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Coping with Grief when an Elderly Spouse, Parent or Friend Dies

dsc06670-2My best friend’s father (Bob) died about three weeks ago, just 10 days after his 95th birthday. He left behind three sons, two daughters and his 91-year-old wife. His memory and his ability to walk had been failing gradually for several years, but a few months ago a stroke left him wheelchair-bound and unable to carry on a coherent conversation. Because his wife and my single friend who lives with her parents could no longer care for him, he spent the remainder of his days in a VA care center. Because of their belief in a better life after death, the family considered his death a blessing, but still it is not hard to see that they are each grieving in different ways.

Caregiver Grief

My friend and her mom were Bob’s primary caregivers. Judy Tatelbaum, MSW, says in an article titled After Caregiving Ends, “There is a natural sense of loss when the need for our caregiving is over. We must often face the double sorrow of losing a loved one and our purpose or role in their lives. The aftermath can be a very difficult time that leaves us feeling lost, lonely, and useless…..It is possible that we’ll feel relief that we don’t have to work so hard any longer, and then feel a sense of guilt for feeling such relief…. All of these are natural reactions. It is important to express our sadness, anger, loneliness, regret, and whatever else we may feel. It is also important that we listen to ourselves and appreciate what we feel as we go through the mourning process.” (We will cover the topic of Caregiver Grief more completely in a future blog.)

Stages of Grief

In 1969, psychiatrist Elisabeth Kübler-Ross wrote about the “five stages of grief.”

  • Denial:“This can’t be happening to me.”
  • Anger:Why is this happening? Who is to blame?”
  • Bargaining:“Make this not happen, and in return I will ____.”
  • Depression:“I’m too sad to do anything.”
  • Acceptance:“I’m at peace with what happened.”

Authors Melinda Smith and Jeanne Segal said in an article titled, Coping with Grief and Loss, “Contrary to popular belief, you do not have to go through each stage in order to heal.  And if you do go through these stages of grief, you probably won’t experience them in a neat, sequential order, so don’t worry about what you ‘should’ be feeling or which stage you’re supposed to be in…. Kübler-Ross, herself, said of the five stages of grief: ‘They were never meant to help tuck messy emotions into neat packages. They are responses to loss that many people have, but there is not a typical response to loss, as there is no typical loss. Our grieving is as individual as our lives.’”

Help for Coping with Grief

Because Grief is made up of many different emotions that can be different for each individual, meaningful advice on how to cope with grief is difficult to give. If you or a loved one is grieving, you will have to pick and choose between a myriad of suggestions. The important thing is to Do Something that helps you. As my friend’s mom wisely said, “I’m trying not to wallow in it.” Here are some widely accepted ideas from a variety of sources. (See Resources below.)

  • Acknowledge your pain and actively grieve and mourn. Trying to avoid feelings of sadness and loss only prolongs the grieving process and can lead to depression, anxiety and other problems.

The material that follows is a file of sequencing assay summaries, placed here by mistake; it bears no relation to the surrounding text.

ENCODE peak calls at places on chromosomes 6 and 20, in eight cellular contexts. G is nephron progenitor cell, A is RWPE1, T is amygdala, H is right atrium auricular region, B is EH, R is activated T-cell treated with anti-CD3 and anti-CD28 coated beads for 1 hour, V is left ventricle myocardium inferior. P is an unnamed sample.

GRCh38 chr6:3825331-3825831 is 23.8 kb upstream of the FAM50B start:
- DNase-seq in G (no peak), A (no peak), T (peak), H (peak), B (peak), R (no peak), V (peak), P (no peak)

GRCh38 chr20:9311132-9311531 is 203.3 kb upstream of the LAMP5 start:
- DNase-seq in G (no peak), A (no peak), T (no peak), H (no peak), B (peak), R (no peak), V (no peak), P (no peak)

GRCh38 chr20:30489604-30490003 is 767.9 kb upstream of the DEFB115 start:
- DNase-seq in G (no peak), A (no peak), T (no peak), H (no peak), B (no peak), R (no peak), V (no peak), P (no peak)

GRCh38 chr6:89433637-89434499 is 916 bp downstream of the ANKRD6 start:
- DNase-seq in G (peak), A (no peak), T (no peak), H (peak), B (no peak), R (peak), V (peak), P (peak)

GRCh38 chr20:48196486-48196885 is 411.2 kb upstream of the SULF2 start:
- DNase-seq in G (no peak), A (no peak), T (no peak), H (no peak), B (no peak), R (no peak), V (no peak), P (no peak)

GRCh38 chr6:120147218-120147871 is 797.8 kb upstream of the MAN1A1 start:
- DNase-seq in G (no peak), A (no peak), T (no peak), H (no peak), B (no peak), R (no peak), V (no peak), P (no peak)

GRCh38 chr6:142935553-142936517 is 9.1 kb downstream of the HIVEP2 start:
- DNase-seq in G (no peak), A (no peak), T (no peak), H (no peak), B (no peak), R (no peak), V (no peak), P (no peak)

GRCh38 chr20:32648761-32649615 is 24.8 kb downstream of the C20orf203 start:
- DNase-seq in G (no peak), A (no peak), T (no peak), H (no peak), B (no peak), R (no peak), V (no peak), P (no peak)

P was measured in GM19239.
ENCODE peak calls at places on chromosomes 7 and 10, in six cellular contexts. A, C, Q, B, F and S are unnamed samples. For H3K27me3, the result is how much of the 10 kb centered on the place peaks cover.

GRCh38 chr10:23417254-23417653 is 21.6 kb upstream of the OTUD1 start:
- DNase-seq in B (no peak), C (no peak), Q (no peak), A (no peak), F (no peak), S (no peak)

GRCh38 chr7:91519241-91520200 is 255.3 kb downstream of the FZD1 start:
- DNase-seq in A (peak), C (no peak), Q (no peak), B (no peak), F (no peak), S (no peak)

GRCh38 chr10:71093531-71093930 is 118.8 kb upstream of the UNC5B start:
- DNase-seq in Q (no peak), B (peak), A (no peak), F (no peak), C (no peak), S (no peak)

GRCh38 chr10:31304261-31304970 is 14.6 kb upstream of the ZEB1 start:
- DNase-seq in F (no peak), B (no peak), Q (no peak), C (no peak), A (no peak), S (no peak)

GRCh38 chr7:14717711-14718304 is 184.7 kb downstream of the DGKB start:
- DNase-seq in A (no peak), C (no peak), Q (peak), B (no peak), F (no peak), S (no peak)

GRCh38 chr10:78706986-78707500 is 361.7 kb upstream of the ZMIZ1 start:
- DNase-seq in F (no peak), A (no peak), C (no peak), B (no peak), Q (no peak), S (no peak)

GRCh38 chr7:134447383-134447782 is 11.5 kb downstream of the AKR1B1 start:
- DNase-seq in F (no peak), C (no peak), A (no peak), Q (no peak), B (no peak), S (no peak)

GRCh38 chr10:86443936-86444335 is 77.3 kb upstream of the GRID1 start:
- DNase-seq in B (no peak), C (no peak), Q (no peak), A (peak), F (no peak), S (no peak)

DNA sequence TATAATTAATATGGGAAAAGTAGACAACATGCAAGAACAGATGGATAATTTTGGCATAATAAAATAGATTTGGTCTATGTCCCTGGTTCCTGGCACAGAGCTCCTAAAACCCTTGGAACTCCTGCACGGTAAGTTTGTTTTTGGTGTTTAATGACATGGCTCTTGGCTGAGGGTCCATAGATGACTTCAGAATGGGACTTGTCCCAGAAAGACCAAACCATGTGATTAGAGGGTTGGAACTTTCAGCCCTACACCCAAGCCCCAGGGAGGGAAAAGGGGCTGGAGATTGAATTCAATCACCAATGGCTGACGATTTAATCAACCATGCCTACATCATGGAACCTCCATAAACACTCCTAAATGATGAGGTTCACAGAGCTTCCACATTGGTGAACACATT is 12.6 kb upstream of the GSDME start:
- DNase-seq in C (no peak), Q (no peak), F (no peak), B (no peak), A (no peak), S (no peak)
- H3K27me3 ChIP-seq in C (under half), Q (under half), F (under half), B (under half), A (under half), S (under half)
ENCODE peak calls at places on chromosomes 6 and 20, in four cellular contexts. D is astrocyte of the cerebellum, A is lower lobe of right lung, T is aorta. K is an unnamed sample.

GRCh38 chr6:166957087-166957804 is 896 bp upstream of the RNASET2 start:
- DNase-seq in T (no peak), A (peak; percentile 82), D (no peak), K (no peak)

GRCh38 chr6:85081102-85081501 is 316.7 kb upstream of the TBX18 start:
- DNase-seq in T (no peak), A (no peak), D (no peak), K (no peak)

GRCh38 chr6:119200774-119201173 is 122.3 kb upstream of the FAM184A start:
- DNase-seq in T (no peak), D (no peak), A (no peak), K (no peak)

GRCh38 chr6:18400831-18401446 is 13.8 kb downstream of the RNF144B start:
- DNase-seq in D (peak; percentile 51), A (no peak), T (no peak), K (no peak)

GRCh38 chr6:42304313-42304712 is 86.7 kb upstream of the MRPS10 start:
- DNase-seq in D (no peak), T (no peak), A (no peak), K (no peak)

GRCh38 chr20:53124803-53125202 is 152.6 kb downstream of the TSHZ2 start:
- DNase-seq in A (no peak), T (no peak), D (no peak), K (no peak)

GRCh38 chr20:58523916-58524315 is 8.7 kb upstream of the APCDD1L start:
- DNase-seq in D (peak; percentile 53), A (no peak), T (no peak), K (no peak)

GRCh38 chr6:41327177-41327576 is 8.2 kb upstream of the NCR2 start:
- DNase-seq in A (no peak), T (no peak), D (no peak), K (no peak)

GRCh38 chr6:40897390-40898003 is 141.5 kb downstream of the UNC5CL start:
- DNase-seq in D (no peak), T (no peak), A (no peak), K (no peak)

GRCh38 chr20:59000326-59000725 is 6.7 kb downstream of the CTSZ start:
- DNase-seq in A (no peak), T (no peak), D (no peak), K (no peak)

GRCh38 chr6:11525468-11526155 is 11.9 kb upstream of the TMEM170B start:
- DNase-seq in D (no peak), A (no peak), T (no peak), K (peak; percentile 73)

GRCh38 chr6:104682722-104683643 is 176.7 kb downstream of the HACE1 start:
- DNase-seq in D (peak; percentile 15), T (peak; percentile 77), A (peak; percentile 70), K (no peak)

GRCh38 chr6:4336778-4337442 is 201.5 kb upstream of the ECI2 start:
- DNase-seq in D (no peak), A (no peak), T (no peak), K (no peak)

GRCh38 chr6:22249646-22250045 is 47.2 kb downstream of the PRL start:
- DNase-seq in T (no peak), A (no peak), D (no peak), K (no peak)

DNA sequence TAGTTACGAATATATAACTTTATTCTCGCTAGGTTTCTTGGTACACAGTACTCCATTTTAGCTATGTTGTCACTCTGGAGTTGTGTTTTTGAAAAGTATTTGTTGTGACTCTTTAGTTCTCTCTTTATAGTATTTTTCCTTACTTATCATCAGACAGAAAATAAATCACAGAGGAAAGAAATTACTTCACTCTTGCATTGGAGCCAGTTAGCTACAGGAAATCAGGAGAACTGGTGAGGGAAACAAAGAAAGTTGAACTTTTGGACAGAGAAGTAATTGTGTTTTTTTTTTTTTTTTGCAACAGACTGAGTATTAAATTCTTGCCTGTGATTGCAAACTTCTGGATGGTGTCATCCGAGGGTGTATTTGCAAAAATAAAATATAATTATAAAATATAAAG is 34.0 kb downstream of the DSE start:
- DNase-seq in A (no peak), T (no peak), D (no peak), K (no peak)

• Look to and accept the support of loved ones and others. Now is the time to lean on the people who care about you, even if you take pride in being strong and self-sufficient.
  • Don’t make major decisions while grieving. Don’t decide to do things like move, change your profession, make major purchases or give up possessions until you are more emotionally stable.
  • Take care of your physical and emotional needs. If you feel good physically, you’ll also feel better emotionally. Combat stress and fatigue by getting enough sleep, eating right, and exercising.
  • Draw comfort from your faith. If you’re questioning your faith in the wake of the loss, talk to a clergy member or others in your religious community.
  • Write about your loss in a journal or a letter saying the things you never got to say. Make a scrapbook or photo album celebrating the person’s life.
  • Your grief is your own. Don’t let anyone else tell you when it’s time to “move on” or “get over it.” It’s okay to be angry, to cry or not to cry. It’s also okay to laugh and to find moments of joy.
  • Plan ahead for grief “triggers.”Anniversaries, holidays, and milestones can be painful. Be prepared for an emotional wallop, and know that it’s completely normal.
  • Contact a grief counselor or professional therapist if you:
    • Feel like life isn’t worth living
    • Wish you had died with your loved one
    • Blame yourself for the loss or for failing to prevent it
    • Feel numb and disconnected from others for more than a few weeks
    • Are having difficulty trusting others since your loss
    • Are unable to perform your normal daily activities

Many different aspects of losing a loved one can cause one to experience grief. My friend is grieving for the loss of her father and her role as his caregiver, for her mother as she struggles to cope with the loss of her husband, for the “new normal” of caregiving she and her mother have to work out together, and for the losses that are making change necessary in both of their lives. Your grief also may be coming from a variety of sources. Even though others have not experienced exactly what you are going through, now is the time to put pride aside and reach out for support and comfort from any source that is available.

Resources:

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